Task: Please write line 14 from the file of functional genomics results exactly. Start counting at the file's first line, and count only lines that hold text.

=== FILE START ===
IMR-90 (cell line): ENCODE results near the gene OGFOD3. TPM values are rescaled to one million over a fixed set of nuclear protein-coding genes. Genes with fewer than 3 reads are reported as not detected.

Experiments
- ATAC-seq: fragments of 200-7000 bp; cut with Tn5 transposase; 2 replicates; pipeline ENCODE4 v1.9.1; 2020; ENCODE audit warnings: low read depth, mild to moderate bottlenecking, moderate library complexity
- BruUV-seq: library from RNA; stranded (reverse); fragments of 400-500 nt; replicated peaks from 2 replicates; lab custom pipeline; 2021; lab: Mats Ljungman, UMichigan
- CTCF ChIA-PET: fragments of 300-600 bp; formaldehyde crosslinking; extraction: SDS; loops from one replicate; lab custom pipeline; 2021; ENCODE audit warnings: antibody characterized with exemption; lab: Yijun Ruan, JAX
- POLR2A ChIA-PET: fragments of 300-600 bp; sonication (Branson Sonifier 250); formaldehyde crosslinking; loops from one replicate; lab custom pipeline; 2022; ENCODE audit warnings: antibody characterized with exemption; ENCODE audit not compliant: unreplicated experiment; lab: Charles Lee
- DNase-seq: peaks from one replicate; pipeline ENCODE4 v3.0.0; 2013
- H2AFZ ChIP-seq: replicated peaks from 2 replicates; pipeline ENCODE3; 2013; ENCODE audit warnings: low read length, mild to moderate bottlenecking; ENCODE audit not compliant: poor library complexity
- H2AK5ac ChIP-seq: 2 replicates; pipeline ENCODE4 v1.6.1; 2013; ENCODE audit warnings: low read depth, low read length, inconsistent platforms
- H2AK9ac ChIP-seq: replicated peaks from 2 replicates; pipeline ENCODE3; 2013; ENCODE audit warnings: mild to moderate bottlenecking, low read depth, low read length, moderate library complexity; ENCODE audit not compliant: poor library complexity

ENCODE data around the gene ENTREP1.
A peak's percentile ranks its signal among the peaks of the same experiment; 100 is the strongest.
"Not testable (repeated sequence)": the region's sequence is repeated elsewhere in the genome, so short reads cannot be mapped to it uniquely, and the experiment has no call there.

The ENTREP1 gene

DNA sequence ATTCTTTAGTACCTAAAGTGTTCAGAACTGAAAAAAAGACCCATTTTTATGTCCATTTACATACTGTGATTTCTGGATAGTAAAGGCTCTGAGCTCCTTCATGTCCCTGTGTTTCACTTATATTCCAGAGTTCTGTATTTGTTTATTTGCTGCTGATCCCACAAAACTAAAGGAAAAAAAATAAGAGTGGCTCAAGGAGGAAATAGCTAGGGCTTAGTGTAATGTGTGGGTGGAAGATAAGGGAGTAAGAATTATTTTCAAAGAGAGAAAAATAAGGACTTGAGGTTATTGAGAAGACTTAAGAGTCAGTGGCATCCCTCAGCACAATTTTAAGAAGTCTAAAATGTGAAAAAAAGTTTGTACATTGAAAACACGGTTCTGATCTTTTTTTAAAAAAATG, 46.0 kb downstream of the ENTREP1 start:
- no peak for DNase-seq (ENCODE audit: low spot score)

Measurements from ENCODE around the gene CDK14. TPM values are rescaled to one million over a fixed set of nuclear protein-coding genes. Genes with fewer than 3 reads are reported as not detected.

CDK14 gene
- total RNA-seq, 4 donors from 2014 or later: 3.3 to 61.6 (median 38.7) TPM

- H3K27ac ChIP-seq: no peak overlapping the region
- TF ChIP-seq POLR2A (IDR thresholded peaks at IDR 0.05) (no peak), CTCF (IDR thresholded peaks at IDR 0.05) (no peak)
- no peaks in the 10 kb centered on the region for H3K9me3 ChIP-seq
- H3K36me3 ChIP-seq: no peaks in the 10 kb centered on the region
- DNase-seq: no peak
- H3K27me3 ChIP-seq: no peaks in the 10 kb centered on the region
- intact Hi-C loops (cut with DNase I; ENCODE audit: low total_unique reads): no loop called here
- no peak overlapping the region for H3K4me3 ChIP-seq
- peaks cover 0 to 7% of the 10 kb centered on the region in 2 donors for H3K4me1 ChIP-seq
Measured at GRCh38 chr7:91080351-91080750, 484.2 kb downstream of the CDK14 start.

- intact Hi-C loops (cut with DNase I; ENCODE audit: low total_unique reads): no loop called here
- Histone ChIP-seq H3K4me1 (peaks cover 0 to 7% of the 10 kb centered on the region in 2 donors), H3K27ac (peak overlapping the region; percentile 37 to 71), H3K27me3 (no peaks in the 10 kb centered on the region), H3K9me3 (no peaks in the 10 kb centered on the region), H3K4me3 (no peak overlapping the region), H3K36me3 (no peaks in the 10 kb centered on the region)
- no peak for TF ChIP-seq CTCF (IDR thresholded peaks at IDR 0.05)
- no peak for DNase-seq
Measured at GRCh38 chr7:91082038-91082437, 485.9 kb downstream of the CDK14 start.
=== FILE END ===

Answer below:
The ENTREP1 gene